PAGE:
A coalition of medical and health care groups filed suit Monday to strike down the new California law requiring unmarried minors to obtain consent of a parent or judge before they get an abortion.
The law violates the state constitutional right to privacy and should be prevented from going into effect as scheduled Jan. 1, attorneys for the California Medical Assn., the American Academy of Pediatrics and other organizations said in an action in Superior Court here.
The groups contend that the law would cause many teen-agers, fearing parental reprisal, to risk their health by delaying abortion or trying to self-induce abortions. The judicial system will prove confusing and intimidating to minors--and despite the law's provisions for confidentiality, their identities may become known, particularly in small communities, they said.
"Contrary to what its supporters argue, the law will not open up lines of communication between a pregnant teen-ager and her parents," CMA President Dr. Frederick Armstrong said in a statement.
"Where there is trust and confidence between parents and teen-agers, there is already communication. If there is not, an unwanted pregnancy is a particularly poor way to begin," he said.
Approval of One Parent
Under the law, an unwed girl under 18 must get the approval of one parent or her guardian for an abortion. As an alternative, she may seek the permission of a juvenile court judge. In medical emergencies, no consent is required.
The law makes it a misdemeanor, punishable by a fine of up to $1,000 and jail up to 30 days to knowingly perform an abortion on an unmarried minor who has not obtained parental or court approval.
The most recent available data shows that about 30,000 abortions are performed annually on girls under 18 in California. The law presently requires only that pregnant minors give "informed consent" for an abortion in consultation with doctors.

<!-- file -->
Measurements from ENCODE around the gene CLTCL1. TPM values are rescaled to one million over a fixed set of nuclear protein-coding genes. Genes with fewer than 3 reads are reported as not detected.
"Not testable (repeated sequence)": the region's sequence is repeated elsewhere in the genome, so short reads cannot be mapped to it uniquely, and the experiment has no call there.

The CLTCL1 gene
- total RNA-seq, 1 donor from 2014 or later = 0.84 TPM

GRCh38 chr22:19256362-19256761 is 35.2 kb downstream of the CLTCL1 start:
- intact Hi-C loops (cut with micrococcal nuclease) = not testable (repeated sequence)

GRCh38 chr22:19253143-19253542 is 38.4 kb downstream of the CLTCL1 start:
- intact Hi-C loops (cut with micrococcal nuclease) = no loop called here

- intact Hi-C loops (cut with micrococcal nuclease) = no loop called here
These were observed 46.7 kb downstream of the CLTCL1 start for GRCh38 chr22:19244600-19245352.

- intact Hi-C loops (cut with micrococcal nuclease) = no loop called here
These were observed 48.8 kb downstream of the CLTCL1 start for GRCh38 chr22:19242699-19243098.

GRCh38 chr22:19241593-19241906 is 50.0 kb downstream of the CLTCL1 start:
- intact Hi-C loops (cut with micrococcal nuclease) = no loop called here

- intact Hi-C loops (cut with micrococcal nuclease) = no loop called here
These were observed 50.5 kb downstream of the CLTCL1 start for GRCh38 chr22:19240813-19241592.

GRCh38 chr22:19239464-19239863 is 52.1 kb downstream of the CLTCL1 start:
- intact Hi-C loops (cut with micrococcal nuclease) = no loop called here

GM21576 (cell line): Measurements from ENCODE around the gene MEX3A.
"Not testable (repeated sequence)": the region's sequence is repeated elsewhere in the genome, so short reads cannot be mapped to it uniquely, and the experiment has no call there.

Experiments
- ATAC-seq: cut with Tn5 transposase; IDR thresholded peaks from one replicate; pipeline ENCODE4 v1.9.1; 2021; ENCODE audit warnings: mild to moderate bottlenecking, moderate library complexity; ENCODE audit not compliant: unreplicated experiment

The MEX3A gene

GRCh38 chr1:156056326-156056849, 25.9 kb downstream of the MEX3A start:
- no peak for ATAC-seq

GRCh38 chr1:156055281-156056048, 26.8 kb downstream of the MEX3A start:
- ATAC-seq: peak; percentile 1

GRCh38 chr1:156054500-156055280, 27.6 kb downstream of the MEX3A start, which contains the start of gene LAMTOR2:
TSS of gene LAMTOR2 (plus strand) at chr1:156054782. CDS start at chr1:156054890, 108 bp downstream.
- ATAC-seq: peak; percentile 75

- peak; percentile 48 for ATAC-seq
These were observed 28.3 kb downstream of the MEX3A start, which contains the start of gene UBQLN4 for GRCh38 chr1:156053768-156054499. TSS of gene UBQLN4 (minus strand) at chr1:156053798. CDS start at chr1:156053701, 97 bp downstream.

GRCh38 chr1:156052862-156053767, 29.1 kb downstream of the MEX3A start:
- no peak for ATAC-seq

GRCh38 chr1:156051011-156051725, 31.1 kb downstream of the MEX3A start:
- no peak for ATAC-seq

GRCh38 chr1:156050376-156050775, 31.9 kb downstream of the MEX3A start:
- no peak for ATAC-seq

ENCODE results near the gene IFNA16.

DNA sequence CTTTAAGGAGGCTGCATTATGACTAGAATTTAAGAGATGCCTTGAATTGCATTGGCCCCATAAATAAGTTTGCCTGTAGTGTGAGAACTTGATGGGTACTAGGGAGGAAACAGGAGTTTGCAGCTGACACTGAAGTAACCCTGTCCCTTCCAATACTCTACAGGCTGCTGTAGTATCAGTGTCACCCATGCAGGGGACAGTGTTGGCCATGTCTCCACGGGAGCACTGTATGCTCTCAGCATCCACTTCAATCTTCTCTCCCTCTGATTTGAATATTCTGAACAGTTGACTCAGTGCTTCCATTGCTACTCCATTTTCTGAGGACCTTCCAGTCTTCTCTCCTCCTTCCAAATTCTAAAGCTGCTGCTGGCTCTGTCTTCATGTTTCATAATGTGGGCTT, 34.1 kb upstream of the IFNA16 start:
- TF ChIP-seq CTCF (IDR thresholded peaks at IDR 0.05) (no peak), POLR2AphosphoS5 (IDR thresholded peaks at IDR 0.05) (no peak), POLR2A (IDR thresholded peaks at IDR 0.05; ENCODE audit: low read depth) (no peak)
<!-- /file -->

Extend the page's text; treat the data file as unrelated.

Across the country, 10 states have enacted laws requiring parental or court notification, but five of those laws have been blocked by court orders. Thirteen states, including California, have approved statutes mandating parental or court approval. Courts in four of those 13 states have suspended the laws, according to the plaintiffs in the suit.
The California measure was signed into law last September by Gov. George Deukmejian after years of effort by anti-abortion groups to secure its passage. Supporters said the law would strengthen family unity and noted that parental consent is required for most other operations on minors.
Backers of the law predicted Monday that it would be upheld, pointing out that legislators had sought to avoid some of the pitfalls that led courts to strike down consent or notification laws in other states. For example, laws requiring approval by both parents have been invalidated elsewhere.
"This law was drawn very carefully with the hope it would survive any constitutional test," said Art Croney, a spokesman for the Committee on Moral Concerns, an 8,000-member conservative citizens group based in Sacramento. "We're confident it will be upheld ultimately by both the California Supreme Court and the U.S. Supreme Court."
The federal high court in 1983 upheld a Missouri law requiring parental consent and is reviewing an Illinois statute mandating parental notification. A decision is expected by next summer.
The attorneys opposing the new California law stressed Monday that their action was based on state constitutional provisions, which would permit California courts to strike down the law on state grounds even if the U.S. Supreme Court rules that such laws are permissible under the federal Constitution.
"The state can provide additional constitutional rights," said Linda E. Shostak, a cooperating attorney for the American Civil Liberties Union of Northern California. "That's what the people of California did when they enacted (in 1972) the right-to-privacy provisions of the state Constitution."
The suit argues that the new law violates a minor's "fundamental right of privacy" in determining whether to bear children and that it impermissibly favors childbirth over abortion by requiring consent from a parent or the court.
The new law, the suit says, conflicts with the state Supreme Court's 1981 ruling that struck down legislative restrictions on state-funded Medi-Cal abortions for low-income women as a violation of the right to privacy.
The court at that time was dominated by liberals and led by former Chief Justice Rose Elizabeth Bird. Now, since the November, 1986, defeat of Bird and two other justices, the seven-member court includes five appointees of Deukmejian and is led by Chief Justice Malcolm M. Lucas.
The plaintiffs asked the Superior Court to enter a preliminary injunction prohibiting state and local prosecutors from enforcing the law and then to declare the statute unconstitutional. A hearing is tentatively set for Dec. 21.